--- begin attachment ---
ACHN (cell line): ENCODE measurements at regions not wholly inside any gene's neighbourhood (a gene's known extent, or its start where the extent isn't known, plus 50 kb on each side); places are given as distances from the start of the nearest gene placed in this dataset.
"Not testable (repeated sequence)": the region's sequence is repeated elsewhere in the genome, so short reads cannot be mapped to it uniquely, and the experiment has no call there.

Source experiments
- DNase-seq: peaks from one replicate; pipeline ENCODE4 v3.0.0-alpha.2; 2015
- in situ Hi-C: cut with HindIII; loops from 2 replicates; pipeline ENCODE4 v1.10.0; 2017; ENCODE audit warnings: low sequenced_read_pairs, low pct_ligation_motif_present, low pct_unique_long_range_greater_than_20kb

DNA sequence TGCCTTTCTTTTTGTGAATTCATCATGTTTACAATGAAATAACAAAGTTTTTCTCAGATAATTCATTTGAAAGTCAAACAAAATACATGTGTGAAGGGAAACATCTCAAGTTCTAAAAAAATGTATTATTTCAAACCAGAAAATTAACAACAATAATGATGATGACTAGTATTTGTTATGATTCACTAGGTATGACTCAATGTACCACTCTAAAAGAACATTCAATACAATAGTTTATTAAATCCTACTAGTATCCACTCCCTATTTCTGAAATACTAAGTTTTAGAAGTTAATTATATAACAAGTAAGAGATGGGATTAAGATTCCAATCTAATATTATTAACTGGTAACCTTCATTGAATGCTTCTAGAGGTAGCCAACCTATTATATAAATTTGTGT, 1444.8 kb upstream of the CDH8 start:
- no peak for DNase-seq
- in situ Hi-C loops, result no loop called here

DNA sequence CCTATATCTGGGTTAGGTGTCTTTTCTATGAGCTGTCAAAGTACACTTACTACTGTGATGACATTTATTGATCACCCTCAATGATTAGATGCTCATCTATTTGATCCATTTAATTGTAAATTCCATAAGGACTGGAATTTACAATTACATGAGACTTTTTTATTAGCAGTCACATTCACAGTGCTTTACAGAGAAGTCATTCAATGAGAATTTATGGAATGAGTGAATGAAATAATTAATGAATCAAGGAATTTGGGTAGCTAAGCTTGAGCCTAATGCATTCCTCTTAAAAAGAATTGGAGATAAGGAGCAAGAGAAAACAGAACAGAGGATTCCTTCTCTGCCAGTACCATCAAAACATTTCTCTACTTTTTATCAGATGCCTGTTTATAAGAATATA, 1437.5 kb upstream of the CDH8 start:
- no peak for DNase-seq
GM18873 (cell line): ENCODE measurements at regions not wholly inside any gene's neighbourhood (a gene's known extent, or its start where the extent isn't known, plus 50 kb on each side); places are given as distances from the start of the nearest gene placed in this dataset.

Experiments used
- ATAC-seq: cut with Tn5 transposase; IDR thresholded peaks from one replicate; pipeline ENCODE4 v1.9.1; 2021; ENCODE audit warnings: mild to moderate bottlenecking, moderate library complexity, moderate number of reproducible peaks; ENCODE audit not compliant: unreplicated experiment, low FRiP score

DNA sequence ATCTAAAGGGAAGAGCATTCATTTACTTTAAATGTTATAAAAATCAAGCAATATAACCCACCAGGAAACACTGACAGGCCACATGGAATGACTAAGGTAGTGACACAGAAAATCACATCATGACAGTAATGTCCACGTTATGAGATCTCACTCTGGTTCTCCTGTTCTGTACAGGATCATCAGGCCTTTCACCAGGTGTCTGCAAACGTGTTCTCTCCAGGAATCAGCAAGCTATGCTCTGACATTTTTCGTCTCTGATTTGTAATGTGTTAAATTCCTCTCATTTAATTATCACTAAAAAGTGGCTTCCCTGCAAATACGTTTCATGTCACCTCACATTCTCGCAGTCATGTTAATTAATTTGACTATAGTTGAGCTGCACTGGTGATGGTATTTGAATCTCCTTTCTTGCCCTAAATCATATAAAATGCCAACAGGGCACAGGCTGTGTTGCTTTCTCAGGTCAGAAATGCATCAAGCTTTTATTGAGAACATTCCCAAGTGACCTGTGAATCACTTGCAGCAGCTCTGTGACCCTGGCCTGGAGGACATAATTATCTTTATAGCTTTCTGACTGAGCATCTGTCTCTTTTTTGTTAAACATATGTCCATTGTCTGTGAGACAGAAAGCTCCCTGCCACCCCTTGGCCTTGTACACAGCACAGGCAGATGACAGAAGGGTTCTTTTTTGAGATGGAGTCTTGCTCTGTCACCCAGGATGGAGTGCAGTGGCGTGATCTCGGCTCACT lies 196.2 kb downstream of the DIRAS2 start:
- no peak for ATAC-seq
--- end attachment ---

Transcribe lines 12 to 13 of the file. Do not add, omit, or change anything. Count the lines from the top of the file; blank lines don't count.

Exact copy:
Experiments used
- ATAC-seq: cut with Tn5 transposase; IDR thresholded peaks from one replicate; pipeline ENCODE4 v1.9.1; 2021; ENCODE audit warnings: mild to moderate bottlenecking, moderate library complexity, moderate number of reproducible peaks; ENCODE audit not compliant: unreplicated experiment, low FRiP score